Tuesday, July 24, 2012

London 2012: Most Social Olympic Event Ever?

Given that there’s already a world-class wi-fi infrastructure already installed around every venue, how will our compulsive social network sharing shape the London 2012 Olympic Games? 

By: Ringo Bones 

Unlike the 2008 Beijing Olympics where the internet infrastructure of the People’s Republic of China had a robust government run censorship system already installed, the way more inclusive and egalitarian London 2012 Olympics had already become – with the uncensored warts and all – the most talked about Olympic Games on the planet if you look at the existing social network sites. And the games haven’t even started yet.
With an extensive wi-fi infrastructure already up and running at every venue, companies are already busy purchasing the broadcasting rights of their adverts on every social network platform that would be used during the 10 or so days of the Olympic Games. But will these companies eventually profit from their advertising investments that will be directed to a largely “passive” audience? 

Too soon to tell yet whether companies will benefit from their social network adverts uploaded during the duration of the London 2012 Olympics, but the UK government is far more enthusiastic about social network coverage and the on-going impact of social media by installing a massive light art sculpture in the London Eye that translate positive and negative Twitter feeds into some psychedelic light display - on the famed giant Ferris wheel. Even Boris Becker – veteran Olympian of the 1988 and 1992 Olympic Games – already has a sizeable Facebook and Twitter following. 

If social networks have their upsides – there are downsides too. A choice number of spectators lucky enough to be picked and invited to witness the dress rehearsal of the opening ceremony of the London 2012 Olympics on July 23, 2012 who are supposedly sworn to secrecy not to talk about any “spoilers” of what they’ve seen – though only some of them – can’t control themselves and blabbed about what they’ve seen on the social network of their choice. 

Tuesday, July 17, 2012

Yahoo’s Google Sourced Tech Support: Corporate Shot in the Arm?

Will the latest Google-sourced new executive of Yahoo finally take the ailing tech firm out of the financial doldrums?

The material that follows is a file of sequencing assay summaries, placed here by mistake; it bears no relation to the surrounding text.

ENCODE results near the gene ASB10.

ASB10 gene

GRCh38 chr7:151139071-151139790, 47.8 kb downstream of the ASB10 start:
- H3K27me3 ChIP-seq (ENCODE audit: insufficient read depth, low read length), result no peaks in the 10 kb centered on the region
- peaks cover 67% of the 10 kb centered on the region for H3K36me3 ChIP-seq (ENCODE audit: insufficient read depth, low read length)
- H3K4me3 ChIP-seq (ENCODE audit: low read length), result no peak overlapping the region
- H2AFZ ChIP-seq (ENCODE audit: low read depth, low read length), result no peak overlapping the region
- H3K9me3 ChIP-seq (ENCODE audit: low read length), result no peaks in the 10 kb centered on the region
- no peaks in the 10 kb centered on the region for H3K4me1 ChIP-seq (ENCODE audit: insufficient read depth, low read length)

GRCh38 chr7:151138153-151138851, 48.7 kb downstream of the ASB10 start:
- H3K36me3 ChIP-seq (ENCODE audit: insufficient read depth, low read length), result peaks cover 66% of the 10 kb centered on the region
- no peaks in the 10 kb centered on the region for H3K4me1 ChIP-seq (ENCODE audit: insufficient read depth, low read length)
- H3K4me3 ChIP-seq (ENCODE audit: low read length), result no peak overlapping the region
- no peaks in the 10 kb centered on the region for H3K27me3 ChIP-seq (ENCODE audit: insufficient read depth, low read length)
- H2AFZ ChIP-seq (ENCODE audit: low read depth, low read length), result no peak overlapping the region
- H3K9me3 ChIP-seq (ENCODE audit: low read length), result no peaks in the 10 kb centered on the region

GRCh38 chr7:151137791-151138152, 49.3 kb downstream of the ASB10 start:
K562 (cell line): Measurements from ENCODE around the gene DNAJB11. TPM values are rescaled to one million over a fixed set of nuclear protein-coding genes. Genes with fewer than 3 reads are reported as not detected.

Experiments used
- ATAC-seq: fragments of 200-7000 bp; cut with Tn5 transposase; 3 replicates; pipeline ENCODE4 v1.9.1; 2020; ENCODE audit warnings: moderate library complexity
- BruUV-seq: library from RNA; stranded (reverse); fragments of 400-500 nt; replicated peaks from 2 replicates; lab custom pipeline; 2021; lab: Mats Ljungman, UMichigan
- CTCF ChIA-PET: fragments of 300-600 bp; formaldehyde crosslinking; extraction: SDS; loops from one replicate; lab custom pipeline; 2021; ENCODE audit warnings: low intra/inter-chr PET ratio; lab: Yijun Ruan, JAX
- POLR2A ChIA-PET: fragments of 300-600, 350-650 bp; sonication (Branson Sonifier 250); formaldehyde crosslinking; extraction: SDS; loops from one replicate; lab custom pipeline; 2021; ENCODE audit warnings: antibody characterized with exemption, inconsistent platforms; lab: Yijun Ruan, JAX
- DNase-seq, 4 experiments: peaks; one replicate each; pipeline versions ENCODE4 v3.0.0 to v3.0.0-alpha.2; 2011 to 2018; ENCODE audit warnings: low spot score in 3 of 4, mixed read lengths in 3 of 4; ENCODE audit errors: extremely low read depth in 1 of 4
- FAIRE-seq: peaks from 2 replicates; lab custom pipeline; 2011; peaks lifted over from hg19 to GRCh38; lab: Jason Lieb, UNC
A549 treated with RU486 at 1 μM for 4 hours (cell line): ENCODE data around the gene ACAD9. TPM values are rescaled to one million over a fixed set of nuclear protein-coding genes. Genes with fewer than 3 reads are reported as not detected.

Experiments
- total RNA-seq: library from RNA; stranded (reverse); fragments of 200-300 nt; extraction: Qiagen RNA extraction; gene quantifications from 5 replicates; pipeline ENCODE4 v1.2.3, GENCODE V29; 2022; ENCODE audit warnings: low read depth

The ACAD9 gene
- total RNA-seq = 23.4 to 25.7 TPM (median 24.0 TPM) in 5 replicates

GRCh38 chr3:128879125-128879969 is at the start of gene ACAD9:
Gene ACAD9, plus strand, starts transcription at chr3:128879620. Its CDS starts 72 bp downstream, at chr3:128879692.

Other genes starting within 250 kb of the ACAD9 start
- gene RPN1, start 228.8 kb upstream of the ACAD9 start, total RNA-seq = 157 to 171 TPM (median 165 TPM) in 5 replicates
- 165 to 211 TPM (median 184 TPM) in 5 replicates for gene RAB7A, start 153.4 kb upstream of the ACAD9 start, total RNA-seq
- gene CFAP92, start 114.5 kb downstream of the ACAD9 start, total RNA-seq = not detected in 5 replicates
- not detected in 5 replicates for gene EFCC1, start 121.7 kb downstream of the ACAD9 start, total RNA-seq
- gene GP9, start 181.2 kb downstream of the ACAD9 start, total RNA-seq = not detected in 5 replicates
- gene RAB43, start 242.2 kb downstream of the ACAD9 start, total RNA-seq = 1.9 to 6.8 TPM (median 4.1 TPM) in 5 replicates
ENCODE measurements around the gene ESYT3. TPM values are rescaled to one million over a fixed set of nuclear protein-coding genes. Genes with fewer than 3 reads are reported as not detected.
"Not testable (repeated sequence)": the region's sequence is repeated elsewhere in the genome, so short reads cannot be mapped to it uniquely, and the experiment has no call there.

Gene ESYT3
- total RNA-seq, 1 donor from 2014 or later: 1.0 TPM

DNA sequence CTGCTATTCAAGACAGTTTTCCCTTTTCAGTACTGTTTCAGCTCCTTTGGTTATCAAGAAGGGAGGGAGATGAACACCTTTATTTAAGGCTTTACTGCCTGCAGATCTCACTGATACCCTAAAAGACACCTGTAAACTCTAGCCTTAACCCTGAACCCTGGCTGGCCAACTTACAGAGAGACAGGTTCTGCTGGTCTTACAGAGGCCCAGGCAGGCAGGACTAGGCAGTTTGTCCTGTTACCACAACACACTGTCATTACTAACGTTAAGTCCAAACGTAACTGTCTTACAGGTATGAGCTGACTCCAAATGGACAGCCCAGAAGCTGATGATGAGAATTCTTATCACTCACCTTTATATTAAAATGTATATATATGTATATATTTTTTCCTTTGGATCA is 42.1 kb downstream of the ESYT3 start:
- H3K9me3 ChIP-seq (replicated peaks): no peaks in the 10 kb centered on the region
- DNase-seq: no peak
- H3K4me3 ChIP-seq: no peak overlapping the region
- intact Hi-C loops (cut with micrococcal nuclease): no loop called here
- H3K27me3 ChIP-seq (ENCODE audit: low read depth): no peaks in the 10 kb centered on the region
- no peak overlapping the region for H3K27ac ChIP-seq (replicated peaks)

By: Ringo Bones 

Every Yahoo executive that had been replaced due to their inability to take the tech firm out of the financial doldrums had been fodder of late-night comedians during the past few years - especially when the punch-line of the joke goes “just found out he or she is being replaced while using Google’s search engine”. But will a new Google-sourced executive finally make Yahoo’s bottom line economically viable again? 

Tech firm Yahoo recently announced the appointment of former Google executive Marissa Mayer as their new chief in July 17, 2012. Meyer was the first woman engineer at Google. Not only that, Marissa Mayer is also currently pregnant with a baby due out in October. Will this move finally spell success for Yahoo since the tech firm has been facing an uphill battle in recruiting top I.T. talent from both Google and Facebook for a couple of years now? 

Given that it became the widely-accepted search-engine used by ordinary non-I.T. tech people years before it was overtaken by Google, Yahoo (officially spelled Yahoo! – with an exclamation point at the end) has since been facing an uphill competition with the upstart Google for over a decade. As far as I know, it is only here in South-East Asia or in some parts of India, places where there are more Yahoo! users than Google. 

Sunday, July 15, 2012

Fake Facebook Users: The Bane of F-Commerce?

As the latest investigative report pointed out that companies might be wasting their money on social media adverts, does this spell the death knell of f-commerce? 

By: Ringo Bones 

Ah, f-commerce – the supposedly hipper, younger version of e-commerce that’s born out of the recent boom of handheld and mobile devices that can access the internet, especially leading social media sites like Facebook. But will this upstart on-line advertising business model soon be spoiled by fake Facebook users / profiles opting to click the like button? 

As the latest investigative report in the BBC – which was aired back in July 13, 2012 – pointed out that companies buying Facebook adverts are merely wasting their money due to most of the users clicking the like button are largely composed of fake or phantom users / profiles. Quite sobering, given that companies opting to paying good money for adverts on Facebook are probably just in it for the “like button clicks”. Sadder still, the investigative report also pointed out that most of those “authentic” Facebook users who opt to click the like button are simply doing it at random and probably have no interest in the company advertising their products or services whatsoever. 

A typical Facebook advert usually gets about 3,000 likes during the first 24 hours of posting. How much of these likes are from authentic users – or users who genuinely like or have used and liked the products and services being advertised are a different question entirely. Sadly, the “powers-that-be” on Facebook are currently quite reluctant to crack down on fake / phantom profiles and users unless they violate Facebook’s community standards as they are paid upfront by companies advertising on the famed social media site who are only doing so for the like button clicks. It might be a different story if these phantom / fake users start behaving like that notorious Nigerian Prince and start swindling Facebook out of millions of dollars.